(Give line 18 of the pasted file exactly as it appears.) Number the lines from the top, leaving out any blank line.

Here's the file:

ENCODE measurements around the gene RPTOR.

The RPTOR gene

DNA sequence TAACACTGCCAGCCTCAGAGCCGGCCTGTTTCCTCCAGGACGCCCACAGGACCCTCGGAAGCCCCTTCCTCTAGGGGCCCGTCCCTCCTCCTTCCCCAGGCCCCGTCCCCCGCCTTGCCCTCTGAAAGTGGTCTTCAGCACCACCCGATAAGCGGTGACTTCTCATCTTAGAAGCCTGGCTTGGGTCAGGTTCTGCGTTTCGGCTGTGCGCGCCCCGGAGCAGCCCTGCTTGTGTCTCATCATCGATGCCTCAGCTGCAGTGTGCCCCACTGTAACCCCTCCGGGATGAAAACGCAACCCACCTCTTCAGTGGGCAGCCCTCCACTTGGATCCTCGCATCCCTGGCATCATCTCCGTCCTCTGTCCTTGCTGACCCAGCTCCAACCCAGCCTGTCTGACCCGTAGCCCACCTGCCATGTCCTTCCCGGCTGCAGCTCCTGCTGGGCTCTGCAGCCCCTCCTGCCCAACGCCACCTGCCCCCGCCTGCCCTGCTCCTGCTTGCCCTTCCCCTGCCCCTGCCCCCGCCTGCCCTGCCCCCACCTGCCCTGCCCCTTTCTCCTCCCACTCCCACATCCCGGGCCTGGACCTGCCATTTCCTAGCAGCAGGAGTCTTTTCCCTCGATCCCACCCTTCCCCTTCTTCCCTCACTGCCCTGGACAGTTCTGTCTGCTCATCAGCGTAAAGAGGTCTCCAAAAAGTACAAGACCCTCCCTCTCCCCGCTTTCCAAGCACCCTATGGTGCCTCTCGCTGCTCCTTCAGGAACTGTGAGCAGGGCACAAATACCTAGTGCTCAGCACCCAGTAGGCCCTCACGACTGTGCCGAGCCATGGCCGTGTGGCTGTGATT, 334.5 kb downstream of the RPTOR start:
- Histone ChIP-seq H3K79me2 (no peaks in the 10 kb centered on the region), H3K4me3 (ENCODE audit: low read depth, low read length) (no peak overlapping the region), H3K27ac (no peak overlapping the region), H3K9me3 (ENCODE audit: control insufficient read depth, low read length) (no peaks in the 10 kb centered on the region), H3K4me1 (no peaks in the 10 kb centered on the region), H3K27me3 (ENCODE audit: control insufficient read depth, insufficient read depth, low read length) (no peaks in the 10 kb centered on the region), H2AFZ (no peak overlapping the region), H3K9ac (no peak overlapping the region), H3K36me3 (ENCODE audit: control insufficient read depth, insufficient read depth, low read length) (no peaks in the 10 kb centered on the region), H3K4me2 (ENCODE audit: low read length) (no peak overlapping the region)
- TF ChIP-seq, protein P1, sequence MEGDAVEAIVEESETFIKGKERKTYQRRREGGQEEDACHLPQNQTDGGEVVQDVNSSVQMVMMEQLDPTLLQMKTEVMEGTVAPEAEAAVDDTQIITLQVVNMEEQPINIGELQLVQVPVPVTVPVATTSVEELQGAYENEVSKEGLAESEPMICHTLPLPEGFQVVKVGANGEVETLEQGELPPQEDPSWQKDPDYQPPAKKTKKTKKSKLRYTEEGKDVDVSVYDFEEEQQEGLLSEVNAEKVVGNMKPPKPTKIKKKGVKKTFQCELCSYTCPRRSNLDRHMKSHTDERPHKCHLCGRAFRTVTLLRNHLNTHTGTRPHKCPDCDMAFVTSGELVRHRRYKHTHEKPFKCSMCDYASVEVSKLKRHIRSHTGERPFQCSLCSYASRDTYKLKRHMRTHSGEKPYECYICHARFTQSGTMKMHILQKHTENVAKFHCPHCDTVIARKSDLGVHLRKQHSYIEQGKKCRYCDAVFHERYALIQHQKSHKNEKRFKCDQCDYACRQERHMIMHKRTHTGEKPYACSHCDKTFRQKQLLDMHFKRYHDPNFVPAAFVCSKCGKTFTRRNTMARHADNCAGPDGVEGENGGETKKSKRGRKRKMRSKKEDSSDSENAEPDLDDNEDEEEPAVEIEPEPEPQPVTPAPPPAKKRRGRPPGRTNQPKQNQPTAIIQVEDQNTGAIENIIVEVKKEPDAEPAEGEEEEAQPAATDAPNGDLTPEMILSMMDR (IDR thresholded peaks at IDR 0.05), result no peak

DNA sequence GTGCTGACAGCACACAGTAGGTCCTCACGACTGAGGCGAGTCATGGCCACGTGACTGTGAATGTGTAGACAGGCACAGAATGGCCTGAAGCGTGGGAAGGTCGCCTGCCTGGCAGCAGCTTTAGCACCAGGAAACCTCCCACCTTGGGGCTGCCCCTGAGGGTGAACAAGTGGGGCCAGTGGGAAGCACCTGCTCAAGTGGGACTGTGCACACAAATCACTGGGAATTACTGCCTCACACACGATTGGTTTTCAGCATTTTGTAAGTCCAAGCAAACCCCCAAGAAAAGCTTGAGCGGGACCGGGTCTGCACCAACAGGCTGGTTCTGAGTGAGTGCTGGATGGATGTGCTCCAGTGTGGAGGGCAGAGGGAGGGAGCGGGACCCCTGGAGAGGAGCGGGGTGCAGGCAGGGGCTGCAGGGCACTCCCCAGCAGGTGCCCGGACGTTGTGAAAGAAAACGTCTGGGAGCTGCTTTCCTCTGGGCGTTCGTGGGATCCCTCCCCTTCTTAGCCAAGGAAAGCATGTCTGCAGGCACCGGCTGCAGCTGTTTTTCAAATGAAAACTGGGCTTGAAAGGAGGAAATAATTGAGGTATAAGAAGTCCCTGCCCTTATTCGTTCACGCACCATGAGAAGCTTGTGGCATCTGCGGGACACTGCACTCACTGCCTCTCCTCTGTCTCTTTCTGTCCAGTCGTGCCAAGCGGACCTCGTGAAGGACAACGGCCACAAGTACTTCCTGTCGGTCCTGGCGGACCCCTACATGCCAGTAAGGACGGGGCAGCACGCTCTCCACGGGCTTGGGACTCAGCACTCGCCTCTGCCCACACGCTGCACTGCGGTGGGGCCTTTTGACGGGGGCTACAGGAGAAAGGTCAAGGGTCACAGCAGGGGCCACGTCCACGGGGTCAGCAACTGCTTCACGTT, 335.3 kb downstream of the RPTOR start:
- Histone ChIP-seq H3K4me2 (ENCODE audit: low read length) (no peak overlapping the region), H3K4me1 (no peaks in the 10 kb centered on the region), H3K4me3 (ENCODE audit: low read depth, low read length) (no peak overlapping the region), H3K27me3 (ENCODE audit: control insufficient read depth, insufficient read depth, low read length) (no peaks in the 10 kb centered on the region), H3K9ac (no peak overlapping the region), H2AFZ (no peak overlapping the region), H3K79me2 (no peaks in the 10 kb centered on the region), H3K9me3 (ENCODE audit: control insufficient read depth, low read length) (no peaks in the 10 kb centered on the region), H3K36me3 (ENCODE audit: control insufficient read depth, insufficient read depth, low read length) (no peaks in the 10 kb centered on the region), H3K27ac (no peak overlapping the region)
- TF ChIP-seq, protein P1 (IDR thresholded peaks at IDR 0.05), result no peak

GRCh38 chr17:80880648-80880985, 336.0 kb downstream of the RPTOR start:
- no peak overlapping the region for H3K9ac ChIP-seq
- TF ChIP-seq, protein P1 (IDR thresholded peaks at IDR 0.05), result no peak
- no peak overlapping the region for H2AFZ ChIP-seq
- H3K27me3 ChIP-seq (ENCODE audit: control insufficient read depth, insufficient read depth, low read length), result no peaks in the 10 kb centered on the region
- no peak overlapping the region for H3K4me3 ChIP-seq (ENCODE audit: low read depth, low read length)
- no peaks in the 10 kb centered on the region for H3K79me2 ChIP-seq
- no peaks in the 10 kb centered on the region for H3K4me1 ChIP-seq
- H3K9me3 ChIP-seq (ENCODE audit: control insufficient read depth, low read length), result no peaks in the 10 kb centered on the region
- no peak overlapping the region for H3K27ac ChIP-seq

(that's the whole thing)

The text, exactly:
- no peak overlapping the region for H3K27ac ChIP-seq